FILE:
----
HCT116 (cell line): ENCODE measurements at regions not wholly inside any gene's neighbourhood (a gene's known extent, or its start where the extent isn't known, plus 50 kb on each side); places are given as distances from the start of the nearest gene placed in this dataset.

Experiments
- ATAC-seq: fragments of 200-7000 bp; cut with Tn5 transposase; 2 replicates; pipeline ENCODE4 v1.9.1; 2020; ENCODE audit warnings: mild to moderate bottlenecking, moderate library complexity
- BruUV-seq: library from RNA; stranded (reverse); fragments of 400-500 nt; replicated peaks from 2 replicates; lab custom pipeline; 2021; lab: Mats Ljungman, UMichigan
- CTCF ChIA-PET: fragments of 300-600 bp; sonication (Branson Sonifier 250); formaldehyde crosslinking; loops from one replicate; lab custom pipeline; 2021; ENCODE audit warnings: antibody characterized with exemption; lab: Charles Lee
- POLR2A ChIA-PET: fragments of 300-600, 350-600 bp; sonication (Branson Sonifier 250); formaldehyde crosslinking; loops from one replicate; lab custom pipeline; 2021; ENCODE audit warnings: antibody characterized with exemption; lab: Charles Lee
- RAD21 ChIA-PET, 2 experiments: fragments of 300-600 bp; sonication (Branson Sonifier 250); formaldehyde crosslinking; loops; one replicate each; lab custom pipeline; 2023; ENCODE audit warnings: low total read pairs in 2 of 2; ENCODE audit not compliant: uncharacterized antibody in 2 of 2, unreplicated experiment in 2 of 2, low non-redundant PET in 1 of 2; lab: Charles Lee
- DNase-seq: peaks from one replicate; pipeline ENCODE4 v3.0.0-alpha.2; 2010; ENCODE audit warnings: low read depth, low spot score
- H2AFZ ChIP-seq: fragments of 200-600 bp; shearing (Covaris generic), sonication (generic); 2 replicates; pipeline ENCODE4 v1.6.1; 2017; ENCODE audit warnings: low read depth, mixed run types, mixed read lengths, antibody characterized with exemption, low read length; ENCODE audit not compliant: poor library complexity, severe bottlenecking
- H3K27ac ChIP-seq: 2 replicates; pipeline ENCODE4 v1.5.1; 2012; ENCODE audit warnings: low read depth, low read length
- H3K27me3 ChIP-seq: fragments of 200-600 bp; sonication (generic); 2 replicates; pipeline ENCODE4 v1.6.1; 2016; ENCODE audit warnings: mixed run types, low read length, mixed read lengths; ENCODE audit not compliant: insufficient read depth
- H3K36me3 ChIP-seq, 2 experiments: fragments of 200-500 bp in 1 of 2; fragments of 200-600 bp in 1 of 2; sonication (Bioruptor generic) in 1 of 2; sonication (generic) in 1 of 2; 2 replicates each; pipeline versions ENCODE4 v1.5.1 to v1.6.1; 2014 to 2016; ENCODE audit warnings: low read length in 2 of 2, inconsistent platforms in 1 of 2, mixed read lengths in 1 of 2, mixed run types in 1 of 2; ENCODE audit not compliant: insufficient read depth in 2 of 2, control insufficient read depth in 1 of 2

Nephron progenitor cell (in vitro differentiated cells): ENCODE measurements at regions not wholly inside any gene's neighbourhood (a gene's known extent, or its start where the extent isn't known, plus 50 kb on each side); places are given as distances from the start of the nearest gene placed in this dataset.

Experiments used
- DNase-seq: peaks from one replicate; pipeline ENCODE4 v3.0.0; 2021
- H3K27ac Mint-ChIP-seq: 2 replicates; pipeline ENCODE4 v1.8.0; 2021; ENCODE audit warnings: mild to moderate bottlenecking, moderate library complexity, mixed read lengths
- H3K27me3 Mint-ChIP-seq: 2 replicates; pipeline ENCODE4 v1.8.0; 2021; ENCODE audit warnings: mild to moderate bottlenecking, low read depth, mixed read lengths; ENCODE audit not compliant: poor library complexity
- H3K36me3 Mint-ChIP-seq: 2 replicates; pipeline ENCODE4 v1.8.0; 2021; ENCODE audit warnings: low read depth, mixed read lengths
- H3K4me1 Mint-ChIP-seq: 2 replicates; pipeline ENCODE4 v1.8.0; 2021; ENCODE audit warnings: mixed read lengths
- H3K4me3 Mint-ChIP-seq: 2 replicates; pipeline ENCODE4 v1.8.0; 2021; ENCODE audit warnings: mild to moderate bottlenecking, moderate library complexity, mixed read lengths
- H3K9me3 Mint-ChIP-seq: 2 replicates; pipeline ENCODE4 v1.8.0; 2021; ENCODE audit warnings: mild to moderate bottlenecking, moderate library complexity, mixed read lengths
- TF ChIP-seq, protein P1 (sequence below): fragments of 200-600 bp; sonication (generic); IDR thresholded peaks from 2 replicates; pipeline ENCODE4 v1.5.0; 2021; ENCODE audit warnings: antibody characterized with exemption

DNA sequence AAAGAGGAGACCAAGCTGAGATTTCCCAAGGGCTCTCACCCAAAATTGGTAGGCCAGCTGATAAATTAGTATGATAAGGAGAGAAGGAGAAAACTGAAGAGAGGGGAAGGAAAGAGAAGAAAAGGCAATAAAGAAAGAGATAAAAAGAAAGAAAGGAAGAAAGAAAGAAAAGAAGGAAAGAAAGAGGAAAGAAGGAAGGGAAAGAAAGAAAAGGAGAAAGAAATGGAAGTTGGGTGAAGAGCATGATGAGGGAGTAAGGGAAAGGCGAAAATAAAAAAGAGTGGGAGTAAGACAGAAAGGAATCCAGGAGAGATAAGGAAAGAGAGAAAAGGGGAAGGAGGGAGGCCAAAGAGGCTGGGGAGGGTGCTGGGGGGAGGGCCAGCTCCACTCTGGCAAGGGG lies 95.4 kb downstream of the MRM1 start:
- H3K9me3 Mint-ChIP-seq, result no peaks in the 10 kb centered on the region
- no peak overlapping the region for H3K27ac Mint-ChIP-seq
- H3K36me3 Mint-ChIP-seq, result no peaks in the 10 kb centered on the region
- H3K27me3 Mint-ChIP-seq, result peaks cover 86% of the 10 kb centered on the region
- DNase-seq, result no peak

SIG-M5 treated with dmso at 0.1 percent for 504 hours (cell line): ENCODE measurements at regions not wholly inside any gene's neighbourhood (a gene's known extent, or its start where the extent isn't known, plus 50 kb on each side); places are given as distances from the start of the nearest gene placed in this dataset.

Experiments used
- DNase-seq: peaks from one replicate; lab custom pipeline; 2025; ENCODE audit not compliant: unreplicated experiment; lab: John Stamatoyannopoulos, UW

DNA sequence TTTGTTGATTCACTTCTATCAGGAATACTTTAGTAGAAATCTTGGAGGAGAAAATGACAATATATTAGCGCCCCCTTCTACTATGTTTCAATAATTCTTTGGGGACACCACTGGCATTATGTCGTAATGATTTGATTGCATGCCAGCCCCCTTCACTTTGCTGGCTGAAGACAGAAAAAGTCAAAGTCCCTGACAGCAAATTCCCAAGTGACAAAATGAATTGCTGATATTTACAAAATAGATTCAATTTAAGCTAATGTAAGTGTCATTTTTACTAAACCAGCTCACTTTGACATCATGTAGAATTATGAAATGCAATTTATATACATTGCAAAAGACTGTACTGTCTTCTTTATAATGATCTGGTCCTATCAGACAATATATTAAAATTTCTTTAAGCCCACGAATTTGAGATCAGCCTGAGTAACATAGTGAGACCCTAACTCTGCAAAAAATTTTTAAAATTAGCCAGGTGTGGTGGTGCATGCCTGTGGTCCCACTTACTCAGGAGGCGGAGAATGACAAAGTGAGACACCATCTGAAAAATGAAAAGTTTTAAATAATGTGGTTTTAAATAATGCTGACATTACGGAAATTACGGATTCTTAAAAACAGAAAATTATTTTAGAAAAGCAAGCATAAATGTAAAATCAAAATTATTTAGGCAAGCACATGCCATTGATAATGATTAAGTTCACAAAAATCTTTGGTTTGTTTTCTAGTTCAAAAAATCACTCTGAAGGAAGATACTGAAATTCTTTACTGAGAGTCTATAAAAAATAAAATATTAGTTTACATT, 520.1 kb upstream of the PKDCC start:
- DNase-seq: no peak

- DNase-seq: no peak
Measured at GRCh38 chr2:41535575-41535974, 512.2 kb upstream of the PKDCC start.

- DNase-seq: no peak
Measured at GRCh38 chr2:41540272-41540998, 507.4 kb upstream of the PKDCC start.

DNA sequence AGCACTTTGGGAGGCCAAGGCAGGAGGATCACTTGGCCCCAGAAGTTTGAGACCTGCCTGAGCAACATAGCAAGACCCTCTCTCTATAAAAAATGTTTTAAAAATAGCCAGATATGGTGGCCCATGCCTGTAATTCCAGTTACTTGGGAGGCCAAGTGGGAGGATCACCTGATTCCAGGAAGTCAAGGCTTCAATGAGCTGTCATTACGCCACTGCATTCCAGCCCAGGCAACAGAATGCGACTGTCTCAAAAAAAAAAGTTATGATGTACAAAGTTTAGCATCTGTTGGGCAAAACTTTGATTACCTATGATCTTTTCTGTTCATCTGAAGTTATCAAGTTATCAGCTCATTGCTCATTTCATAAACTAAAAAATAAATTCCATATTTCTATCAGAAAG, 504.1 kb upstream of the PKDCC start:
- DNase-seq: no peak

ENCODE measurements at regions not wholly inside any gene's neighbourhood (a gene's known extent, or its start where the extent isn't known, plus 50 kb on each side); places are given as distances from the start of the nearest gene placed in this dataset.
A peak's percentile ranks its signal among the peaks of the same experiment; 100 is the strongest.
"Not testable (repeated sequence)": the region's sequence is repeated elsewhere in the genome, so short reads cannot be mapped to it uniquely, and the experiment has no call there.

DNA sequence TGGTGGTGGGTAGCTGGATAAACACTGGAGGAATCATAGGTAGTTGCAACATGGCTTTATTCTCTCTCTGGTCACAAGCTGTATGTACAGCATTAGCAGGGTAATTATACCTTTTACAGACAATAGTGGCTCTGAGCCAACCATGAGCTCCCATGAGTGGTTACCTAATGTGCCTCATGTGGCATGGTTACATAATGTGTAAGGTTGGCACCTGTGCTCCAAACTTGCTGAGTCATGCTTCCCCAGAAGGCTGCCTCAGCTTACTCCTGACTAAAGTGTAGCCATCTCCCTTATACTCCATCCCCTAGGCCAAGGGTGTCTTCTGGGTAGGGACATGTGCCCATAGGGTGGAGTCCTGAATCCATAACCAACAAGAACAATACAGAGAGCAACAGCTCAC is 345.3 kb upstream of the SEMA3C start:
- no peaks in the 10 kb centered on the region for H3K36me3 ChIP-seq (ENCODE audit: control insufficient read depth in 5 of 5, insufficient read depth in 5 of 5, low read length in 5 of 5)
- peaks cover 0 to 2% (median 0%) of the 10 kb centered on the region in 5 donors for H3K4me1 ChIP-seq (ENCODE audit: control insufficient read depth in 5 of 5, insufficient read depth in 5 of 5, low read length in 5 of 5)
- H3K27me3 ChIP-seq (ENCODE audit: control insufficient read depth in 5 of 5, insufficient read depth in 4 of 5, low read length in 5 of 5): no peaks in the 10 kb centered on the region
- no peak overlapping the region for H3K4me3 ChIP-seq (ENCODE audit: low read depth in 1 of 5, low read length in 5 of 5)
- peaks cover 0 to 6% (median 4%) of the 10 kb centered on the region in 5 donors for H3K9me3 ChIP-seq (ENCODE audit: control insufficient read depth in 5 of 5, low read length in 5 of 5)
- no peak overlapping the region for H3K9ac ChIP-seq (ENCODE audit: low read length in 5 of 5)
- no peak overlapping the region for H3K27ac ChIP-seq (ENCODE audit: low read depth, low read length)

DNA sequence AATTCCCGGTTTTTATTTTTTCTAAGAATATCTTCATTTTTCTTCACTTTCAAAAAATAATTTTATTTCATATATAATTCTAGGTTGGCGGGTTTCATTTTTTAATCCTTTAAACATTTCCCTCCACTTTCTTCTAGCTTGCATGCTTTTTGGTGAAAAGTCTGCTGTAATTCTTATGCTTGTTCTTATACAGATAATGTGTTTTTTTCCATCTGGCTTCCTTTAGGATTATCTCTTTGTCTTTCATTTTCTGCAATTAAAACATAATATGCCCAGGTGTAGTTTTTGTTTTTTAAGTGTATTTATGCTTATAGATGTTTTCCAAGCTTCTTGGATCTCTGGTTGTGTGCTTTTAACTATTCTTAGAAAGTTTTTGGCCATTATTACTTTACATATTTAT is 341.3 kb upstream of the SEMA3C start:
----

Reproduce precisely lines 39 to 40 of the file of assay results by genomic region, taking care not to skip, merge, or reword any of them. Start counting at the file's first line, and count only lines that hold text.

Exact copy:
- DNase-seq: no peak

ENCODE measurements at regions not wholly inside any gene's neighbourhood (a gene's known extent, or its start where the extent isn't known, plus 50 kb on each side); places are given as distances from the start of the nearest gene placed in this dataset.